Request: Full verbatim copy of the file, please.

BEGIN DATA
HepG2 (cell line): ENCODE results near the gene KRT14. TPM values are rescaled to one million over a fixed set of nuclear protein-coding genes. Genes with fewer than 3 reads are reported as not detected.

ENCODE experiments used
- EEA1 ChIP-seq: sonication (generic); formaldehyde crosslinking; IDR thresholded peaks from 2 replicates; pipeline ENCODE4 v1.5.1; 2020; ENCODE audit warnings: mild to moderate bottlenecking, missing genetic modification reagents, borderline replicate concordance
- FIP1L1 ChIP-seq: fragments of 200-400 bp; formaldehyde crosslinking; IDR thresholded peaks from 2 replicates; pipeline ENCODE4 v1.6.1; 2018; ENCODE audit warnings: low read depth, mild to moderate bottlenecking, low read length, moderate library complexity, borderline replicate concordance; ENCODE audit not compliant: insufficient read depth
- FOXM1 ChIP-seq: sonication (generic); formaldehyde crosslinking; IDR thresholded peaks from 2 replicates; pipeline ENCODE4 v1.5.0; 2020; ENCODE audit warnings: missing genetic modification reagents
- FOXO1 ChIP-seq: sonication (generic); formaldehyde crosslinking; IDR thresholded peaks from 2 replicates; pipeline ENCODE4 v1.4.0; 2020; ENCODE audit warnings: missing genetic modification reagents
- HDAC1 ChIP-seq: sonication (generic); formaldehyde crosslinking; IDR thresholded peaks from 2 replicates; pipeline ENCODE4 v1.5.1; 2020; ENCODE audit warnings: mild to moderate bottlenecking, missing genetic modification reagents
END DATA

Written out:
HepG2 (cell line): ENCODE results near the gene KRT14. TPM values are rescaled to one million over a fixed set of nuclear protein-coding genes. Genes with fewer than 3 reads are reported as not detected.

ENCODE experiments used
- EEA1 ChIP-seq: sonication (generic); formaldehyde crosslinking; IDR thresholded peaks from 2 replicates; pipeline ENCODE4 v1.5.1; 2020; ENCODE audit warnings: mild to moderate bottlenecking, missing genetic modification reagents, borderline replicate concordance
- FIP1L1 ChIP-seq: fragments of 200-400 bp; formaldehyde crosslinking; IDR thresholded peaks from 2 replicates; pipeline ENCODE4 v1.6.1; 2018; ENCODE audit warnings: low read depth, mild to moderate bottlenecking, low read length, moderate library complexity, borderline replicate concordance; ENCODE audit not compliant: insufficient read depth
- FOXM1 ChIP-seq: sonication (generic); formaldehyde crosslinking; IDR thresholded peaks from 2 replicates; pipeline ENCODE4 v1.5.0; 2020; ENCODE audit warnings: missing genetic modification reagents
- FOXO1 ChIP-seq: sonication (generic); formaldehyde crosslinking; IDR thresholded peaks from 2 replicates; pipeline ENCODE4 v1.4.0; 2020; ENCODE audit warnings: missing genetic modification reagents
- HDAC1 ChIP-seq: sonication (generic); formaldehyde crosslinking; IDR thresholded peaks from 2 replicates; pipeline ENCODE4 v1.5.1; 2020; ENCODE audit warnings: mild to moderate bottlenecking, missing genetic modification reagents